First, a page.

The sense of uneasiness rising as the mood darkens and the film’s imagery becomes increasingly disconcerting. Some of the most frightening images include a burning sheep running through a field, a spectre in white, a huge dog, and the bones of little children littered throughout an underground passage. Aside from the supernatural terrors, the team also have to deal with the very real horrors of living together in a cramped cottage, troublesome youths, and unfriendly locals.
With its British cast, English countryside location, and fish and chip suppers, it is obvious that, similar to Troll Hunter, The Borderlands is unafraid to celebrate its country’s heritage and traditions. It draws on Britain’s monochrome skyline, its ancient, foreboding architecture, and its mysterious pre-Christian pagan mythologies to conjure an aura of darkness, hostility and mystery.
All this makes for an absolutely terrifying modern day gothic classic which effortlessly transcends the inherent flaws of the found footage format, in the process creating one of the best British horror films since the glory days of The Wicker Man and Blood on Satan’s Claw.
1. [Rec] (2007)
Wonderfully kinetic, completely immersive and utterly terrifying, [Rec] is quite possibly the greatest found footage horror film ever made. It is also one of the scariest, injecting some much needed terror into both the found footage format and the staid zombie film. In fact, after Night of the Living Dead, it is perhaps the most shocking film about flesh eating ghouls.
[Rec] centres around a late night TV reporter and her cameraman who follow a fire fighting team to an emergency call at an apartment building. However, when they arrive they discover that a strange infection is spreading, causing the infected to transform into animalistic monsters. They soon discover that there is no escape as a quarantine zone has been set up. Forced to fight for their lives, the survivors must try to avoid infection while they search for the mysterious cause of the outbreak.
Unusually, for a zombie film, [Rec] doesn’t adopt the siege approach of its forebears. In [Rec] the horror comes not from being cornered in a place of refuge with the ghouls trying to get in, but from being trapped inside with them.
The film capitalises on this sense of claustrophobic panic, using the found footage format to full effect, placing the viewer right in the centre of the apartment’s dark enclosed corridors. The shaky first person camera ratchets up the tension as the viewer is thrust head first into some truly nerve shredding situations.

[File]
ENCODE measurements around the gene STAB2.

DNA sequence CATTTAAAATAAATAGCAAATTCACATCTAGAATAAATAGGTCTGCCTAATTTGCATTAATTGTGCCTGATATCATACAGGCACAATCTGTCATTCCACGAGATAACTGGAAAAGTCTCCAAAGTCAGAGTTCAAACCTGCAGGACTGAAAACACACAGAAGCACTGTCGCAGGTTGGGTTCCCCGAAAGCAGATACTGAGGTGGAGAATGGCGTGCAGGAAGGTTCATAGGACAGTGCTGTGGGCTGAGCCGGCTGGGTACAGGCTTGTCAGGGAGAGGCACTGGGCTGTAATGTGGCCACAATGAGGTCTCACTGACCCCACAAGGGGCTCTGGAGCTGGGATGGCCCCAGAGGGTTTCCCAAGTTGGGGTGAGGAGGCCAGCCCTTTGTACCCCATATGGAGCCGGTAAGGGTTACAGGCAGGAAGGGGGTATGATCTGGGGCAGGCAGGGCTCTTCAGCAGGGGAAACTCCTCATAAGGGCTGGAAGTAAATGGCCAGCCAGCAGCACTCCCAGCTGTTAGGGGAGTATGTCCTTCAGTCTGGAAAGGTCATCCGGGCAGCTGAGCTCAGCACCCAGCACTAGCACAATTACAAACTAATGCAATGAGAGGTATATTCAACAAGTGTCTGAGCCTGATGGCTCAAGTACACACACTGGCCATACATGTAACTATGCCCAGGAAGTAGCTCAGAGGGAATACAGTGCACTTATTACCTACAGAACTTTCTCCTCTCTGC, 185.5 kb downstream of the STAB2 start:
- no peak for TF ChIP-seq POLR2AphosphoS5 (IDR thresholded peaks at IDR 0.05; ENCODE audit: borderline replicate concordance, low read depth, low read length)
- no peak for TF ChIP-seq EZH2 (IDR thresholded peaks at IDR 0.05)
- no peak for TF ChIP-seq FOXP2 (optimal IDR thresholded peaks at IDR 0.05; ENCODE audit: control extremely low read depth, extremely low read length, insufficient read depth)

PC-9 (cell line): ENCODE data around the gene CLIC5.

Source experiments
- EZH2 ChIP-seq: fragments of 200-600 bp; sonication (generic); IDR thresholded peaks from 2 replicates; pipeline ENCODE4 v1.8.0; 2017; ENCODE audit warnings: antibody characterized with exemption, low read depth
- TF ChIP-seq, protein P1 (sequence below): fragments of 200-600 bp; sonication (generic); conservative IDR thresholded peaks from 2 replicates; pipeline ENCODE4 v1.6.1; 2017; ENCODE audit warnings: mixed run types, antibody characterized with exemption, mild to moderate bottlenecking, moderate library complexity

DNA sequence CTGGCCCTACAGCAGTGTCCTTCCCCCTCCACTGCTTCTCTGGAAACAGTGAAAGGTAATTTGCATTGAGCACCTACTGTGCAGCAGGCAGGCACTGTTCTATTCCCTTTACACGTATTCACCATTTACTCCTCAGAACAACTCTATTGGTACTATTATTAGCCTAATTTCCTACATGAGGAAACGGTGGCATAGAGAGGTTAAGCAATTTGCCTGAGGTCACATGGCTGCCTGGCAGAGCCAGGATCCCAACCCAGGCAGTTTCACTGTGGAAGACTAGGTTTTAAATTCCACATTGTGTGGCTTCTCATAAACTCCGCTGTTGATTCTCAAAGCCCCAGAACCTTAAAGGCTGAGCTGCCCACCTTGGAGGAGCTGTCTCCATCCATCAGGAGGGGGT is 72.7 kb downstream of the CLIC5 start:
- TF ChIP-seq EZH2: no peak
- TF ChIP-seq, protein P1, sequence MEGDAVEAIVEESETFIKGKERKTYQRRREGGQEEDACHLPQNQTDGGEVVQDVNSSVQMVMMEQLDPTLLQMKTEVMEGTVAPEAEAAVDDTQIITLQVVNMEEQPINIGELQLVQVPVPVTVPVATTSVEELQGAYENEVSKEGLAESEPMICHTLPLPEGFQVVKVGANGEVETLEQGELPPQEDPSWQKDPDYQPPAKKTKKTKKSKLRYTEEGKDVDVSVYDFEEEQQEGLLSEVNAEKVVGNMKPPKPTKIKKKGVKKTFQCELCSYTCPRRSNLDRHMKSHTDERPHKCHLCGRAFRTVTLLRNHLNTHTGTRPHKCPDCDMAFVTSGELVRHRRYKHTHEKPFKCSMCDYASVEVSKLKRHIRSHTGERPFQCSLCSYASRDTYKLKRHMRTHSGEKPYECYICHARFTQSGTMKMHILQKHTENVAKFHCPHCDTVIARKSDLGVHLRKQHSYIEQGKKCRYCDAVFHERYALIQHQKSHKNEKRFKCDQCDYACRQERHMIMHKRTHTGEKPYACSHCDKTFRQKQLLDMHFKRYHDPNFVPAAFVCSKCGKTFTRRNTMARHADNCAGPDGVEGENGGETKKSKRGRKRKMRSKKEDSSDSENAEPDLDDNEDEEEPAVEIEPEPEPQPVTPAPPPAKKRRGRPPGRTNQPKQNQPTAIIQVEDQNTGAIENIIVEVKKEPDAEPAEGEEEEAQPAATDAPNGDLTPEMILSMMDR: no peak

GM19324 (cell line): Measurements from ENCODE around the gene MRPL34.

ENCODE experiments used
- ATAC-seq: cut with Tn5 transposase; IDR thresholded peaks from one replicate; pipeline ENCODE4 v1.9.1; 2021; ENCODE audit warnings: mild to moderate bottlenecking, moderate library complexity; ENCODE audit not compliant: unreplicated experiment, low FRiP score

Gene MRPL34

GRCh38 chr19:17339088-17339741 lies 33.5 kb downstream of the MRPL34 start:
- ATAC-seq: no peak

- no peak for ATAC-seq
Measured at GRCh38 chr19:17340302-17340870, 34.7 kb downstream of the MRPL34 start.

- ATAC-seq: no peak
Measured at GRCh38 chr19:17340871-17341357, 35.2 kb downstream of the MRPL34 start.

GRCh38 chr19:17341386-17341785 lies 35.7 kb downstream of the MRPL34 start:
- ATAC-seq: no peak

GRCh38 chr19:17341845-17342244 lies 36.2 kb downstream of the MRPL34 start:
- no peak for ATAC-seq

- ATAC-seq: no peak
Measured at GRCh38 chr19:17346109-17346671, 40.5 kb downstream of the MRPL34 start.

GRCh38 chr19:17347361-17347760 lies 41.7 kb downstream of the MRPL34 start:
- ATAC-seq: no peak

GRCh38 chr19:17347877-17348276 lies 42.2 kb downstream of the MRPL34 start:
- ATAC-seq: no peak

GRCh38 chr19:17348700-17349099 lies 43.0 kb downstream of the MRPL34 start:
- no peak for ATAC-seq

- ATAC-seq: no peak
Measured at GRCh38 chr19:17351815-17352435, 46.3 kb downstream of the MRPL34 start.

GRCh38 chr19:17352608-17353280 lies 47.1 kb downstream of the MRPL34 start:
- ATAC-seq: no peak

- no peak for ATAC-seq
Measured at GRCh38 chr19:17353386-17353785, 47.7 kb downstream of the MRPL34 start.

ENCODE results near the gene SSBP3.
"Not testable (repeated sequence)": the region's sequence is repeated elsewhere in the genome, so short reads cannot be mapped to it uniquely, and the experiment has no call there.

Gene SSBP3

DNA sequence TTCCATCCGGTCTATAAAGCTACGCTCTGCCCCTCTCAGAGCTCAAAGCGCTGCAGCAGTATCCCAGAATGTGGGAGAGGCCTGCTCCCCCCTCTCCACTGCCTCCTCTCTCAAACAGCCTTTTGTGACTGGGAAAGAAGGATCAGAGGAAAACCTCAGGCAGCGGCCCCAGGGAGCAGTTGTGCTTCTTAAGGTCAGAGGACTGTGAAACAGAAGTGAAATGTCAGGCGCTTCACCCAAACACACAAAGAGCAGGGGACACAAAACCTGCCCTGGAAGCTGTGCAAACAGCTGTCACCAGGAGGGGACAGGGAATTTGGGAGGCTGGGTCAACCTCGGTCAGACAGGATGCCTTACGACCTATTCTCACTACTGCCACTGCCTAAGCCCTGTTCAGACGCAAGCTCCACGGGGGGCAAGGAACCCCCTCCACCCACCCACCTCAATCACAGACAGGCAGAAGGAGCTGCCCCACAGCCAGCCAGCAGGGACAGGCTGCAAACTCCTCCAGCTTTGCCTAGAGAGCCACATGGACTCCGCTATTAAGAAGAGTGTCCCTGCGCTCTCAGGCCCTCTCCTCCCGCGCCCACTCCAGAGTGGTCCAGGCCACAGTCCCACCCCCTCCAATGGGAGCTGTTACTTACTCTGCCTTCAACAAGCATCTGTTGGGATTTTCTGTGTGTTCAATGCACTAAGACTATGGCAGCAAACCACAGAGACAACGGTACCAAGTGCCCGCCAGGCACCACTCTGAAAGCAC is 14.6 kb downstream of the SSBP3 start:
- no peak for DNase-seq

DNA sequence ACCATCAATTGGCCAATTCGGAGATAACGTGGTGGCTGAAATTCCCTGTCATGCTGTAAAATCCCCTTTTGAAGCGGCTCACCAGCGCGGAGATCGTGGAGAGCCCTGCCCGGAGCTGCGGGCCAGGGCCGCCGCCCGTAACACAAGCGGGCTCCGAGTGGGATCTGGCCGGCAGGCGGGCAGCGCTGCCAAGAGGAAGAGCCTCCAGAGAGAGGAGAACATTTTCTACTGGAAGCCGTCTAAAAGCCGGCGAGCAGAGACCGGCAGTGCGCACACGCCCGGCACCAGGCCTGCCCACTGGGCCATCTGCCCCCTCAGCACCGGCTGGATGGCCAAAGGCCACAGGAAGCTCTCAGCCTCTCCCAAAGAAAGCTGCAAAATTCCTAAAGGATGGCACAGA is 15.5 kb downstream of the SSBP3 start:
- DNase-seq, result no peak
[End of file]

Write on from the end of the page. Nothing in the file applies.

As well as conveying cloying claustrophobia, the found footage format also increases the intensity of the chase sequences. The disorienting shaky camerawork as the characters run for their lives lends the chase sequences a thrillingly visceral quality. They are almost akin to a macabre rollercoaster, exhilarating and terrifying at the same time, with the viewer having no choice but to go along for the ride.
As the film progresses it takes on a much darker aspect, the palpable sense of tension becoming almost unbearable, culminating with one of the most frightening climaxes of all time. Trapped within the confines of the pitch black penthouse at the top of the apartment with no escape in sight, the survivors find they are being hunted in the dark by a terrifying demonic figure.
This ending confirms [Rec]’s position as one of the scariest films ever made and a true suspense classic. With its visceral scares, excruciating tension, and memorable monsters, it is a natural successor to the shocking power of such renowned horror films as Halloween and The Evil Dead. [Rec] is, therefore, the absolute pinnacle of found footage horror.
Author Bio: Oliver Innocent is an aspiring film critic/academic with a BA Honours degree in Screen Studies from Sheffield Hallam University. His real passion is horror cinema, loving all that the genre has to offer, from the subtle chills of prestigious terror like The Shining to the garish absurdity of 1980s slasher trash such as Slumber Party Massacre II. He hopes to one day transform his passion into a career.